The rand crumbled in overnight trade as the world continues to be gripped by panic over the Covid-19 virus – while oil prices collapsed after Saudi Arabia launched a price war against Russia.
In early morning trade, the rand was significantly weaker, breaking past R16 to the dollar and almost hitting R17/$ before pulling back.
By 06h45, it was trading at R16.20 to the dollar, R21.18 to the pound and R18.48 to the euro – the weakest point since early 2016.
“It’s a dark Monday for the rand as we kick off this week. Markets are clearly in panic on the back of not only the Covid-19 virus, but an oil price war that has just flared up between Russia and Saudi Arabia, while India has confirmed a bird-flu outbreak in Kerala,” said Bianca Botes, Treasury Partner at Peregrine Treasury Solutions.
“In this environment, data will have little effect on currency markets as moves as big as 10% were witnessed in the overnight session.”
She warned over further volatility in the currency throughout the day, as more markets open up.
One of the key drivers of the collapse is the Russia/Saudi Arabia oil price war, which has seen the latter slash prices after Russia refused to cut its output.
Oil prices, which were already trading much lower at around $50 a barrel at the start of the month, have tanked to around $30 a barrel, sending related stocks crashing.
“Today’s price action puts at risk the fiscal health of the vast majority of sovereign producers and budget cuts and increased debt loads are now looming in the event of a prolonged period of low prices,” said Helima Croft, head of global commodity strategy at RBC Capital Markets.
“For the most politically and economically fragile producer states, the reckoning could be severe.”
The impact has been felt across global markets:
- For the first time, the 10-year US Treasury yield fell below 0.5% and the 30-year yield dropped under 1%;
- Crude plummeted more than 30%, sliding the most since the Gulf War in 1991;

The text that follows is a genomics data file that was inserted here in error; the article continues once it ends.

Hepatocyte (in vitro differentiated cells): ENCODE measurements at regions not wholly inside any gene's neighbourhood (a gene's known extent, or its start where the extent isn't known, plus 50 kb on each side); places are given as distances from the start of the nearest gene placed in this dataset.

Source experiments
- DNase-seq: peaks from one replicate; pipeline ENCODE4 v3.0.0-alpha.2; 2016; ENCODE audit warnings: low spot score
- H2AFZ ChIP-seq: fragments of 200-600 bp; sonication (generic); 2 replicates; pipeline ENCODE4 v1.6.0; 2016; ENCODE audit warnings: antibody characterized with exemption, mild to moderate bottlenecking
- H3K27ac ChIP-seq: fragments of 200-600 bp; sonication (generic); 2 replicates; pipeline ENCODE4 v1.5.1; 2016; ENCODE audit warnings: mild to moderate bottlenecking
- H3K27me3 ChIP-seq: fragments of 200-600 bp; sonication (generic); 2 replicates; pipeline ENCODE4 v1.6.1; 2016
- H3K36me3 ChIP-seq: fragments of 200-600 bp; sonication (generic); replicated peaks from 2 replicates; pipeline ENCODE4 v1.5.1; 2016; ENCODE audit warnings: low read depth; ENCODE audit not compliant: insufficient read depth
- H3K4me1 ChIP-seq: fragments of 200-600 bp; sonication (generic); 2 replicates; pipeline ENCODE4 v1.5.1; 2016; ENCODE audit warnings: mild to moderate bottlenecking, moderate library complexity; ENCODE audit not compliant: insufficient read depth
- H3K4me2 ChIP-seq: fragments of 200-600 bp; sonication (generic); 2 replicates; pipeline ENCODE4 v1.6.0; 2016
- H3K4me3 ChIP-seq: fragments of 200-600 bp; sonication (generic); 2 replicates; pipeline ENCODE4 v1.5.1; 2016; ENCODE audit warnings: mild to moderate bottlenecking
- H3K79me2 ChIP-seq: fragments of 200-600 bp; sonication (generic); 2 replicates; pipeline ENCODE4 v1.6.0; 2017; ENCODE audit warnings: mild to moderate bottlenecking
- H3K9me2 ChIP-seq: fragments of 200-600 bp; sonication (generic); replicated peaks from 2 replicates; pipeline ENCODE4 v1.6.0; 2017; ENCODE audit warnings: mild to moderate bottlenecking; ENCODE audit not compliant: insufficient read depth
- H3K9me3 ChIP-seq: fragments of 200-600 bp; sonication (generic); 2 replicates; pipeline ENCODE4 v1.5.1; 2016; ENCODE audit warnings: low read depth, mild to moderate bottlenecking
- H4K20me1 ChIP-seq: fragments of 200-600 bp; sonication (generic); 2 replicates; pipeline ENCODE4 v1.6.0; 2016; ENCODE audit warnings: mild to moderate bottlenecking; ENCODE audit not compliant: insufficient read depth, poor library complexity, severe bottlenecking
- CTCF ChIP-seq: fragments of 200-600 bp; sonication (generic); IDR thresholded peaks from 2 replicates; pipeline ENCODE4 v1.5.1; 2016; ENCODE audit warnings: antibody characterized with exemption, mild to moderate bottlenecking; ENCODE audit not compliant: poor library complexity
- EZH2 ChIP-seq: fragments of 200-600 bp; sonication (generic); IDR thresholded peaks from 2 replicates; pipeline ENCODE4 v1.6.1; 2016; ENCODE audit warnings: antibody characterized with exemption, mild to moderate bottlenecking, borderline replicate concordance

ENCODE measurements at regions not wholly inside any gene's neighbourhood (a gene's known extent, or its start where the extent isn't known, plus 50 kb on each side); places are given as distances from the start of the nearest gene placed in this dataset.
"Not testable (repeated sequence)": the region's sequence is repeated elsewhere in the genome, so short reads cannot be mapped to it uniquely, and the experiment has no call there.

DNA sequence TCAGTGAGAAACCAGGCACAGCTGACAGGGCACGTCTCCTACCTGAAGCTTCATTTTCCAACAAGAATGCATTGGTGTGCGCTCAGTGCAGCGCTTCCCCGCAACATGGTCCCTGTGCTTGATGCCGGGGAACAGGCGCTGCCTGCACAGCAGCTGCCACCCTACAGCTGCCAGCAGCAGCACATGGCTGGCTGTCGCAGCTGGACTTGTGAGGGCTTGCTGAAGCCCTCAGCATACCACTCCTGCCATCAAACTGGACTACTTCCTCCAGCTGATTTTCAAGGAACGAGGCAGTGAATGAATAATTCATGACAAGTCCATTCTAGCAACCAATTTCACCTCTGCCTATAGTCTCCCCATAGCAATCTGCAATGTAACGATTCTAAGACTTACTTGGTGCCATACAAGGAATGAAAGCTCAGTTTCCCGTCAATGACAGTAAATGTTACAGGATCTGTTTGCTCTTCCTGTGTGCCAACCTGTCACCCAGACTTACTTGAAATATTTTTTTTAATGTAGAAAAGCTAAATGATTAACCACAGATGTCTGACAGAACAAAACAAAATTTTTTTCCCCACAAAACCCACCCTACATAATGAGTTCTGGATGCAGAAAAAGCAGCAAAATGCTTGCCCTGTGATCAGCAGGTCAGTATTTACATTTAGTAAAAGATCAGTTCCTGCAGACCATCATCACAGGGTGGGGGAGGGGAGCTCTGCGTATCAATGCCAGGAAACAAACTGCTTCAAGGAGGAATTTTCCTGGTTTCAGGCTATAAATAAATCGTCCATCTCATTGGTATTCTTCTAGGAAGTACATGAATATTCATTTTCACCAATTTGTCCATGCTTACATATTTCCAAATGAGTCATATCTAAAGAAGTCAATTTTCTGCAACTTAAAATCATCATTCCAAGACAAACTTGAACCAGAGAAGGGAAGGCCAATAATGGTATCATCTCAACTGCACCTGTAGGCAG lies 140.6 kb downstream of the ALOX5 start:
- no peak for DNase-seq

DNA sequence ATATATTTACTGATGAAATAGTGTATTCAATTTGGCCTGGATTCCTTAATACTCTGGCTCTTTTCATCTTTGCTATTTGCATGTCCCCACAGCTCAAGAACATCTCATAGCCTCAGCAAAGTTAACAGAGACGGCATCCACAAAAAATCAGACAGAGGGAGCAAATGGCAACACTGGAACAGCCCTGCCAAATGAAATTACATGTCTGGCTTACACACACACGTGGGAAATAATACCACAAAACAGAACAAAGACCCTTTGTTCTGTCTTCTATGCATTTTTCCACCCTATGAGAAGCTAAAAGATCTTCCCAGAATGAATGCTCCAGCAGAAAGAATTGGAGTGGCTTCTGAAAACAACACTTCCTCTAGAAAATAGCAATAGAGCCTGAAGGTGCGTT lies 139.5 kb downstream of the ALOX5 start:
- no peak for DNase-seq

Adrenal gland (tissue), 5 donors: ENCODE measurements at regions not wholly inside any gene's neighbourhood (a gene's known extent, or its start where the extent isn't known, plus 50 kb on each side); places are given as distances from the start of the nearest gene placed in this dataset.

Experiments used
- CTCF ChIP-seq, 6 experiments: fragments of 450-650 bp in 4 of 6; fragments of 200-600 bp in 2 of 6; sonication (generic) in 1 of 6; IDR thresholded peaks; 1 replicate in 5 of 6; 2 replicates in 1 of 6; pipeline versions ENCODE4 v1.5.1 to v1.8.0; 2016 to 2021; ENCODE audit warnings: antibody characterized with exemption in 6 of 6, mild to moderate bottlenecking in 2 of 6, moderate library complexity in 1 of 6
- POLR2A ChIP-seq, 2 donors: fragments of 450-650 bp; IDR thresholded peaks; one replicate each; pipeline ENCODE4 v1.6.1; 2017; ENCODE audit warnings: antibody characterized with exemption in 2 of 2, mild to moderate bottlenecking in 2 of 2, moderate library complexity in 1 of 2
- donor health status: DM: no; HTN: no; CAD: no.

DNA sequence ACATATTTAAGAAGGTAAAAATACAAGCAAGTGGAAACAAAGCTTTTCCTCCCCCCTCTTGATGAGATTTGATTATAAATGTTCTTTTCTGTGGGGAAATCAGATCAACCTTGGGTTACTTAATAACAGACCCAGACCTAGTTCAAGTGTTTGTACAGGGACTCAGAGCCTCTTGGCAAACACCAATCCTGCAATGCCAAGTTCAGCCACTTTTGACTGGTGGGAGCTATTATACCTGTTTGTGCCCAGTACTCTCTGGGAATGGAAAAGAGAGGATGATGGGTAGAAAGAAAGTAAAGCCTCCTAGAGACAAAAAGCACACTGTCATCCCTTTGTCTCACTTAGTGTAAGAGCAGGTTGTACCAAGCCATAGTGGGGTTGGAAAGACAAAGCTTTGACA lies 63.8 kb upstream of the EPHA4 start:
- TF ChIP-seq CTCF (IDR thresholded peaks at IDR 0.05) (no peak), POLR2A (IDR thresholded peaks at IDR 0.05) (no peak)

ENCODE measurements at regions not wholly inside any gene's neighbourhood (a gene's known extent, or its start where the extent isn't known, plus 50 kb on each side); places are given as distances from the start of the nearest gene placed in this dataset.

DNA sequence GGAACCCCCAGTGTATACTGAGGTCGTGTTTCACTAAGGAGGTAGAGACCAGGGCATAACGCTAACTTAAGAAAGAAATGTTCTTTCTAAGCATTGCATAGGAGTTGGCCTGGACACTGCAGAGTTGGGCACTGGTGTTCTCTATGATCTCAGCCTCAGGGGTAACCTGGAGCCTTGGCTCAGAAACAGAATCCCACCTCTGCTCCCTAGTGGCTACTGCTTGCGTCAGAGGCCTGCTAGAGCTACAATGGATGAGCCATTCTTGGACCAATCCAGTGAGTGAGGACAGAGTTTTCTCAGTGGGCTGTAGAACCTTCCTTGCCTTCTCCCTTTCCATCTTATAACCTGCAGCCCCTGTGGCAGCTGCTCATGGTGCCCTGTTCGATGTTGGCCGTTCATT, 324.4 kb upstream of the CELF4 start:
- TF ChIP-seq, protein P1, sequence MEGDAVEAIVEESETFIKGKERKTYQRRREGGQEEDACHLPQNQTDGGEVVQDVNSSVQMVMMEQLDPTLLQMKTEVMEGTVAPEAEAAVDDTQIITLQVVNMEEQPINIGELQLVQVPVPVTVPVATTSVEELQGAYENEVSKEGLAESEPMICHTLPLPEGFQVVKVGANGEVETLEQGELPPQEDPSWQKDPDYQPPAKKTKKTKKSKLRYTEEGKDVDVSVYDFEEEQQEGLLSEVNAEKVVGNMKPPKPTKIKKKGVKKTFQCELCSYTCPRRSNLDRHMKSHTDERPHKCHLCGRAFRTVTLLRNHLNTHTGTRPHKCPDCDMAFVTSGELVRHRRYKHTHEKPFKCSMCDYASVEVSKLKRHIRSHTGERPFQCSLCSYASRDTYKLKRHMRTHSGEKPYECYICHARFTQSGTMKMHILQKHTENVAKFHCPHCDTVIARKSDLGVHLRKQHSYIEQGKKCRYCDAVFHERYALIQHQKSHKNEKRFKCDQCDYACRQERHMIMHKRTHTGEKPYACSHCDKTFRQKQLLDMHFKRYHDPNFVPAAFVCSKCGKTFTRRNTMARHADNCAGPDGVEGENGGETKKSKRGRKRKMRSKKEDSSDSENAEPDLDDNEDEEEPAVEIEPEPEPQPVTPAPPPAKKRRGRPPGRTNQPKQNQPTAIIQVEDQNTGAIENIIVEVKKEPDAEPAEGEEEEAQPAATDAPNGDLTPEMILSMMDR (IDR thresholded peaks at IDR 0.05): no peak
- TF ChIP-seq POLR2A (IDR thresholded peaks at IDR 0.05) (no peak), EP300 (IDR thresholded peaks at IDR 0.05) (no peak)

- Norway’s krone slid to its weakest against the dollar since the 1980s. Mexico’s peso as much as 8%, to the weakest since the aftermath of border-wall advocate President Donald Trump taking office;
- Australian and New Zealand 10-year government bond yields hit fresh record lows;
- The yen, seen as a safe haven, climbed to its strongest since 2016.
While a massive drop in the oil price would likely push fuel prices much lower (as seen in South Africa for March), the effects ripple through the markets in other ways.
According to Bloomberg’s economic analysis, the oil-price crash, if sustained, would upend politics around the world, exacerbate strains in US high-yield credit and add pressure on central bankers trying to avert a recession.
“It would otherwise prove a boon to consumers, but the coronavirus is increasingly keeping them at home. Italy over the weekend effectively put its industrial heartland in the north of the country on lockdown,” it said.
“You just don’t know which way things are going to go, it makes it very hard to price anything right now,” said Sarah Hunter, chief economist for BIS Oxford Economics, on Bloomberg TV. “We’re seeing that in the market with the wild oscillations that are coming through.”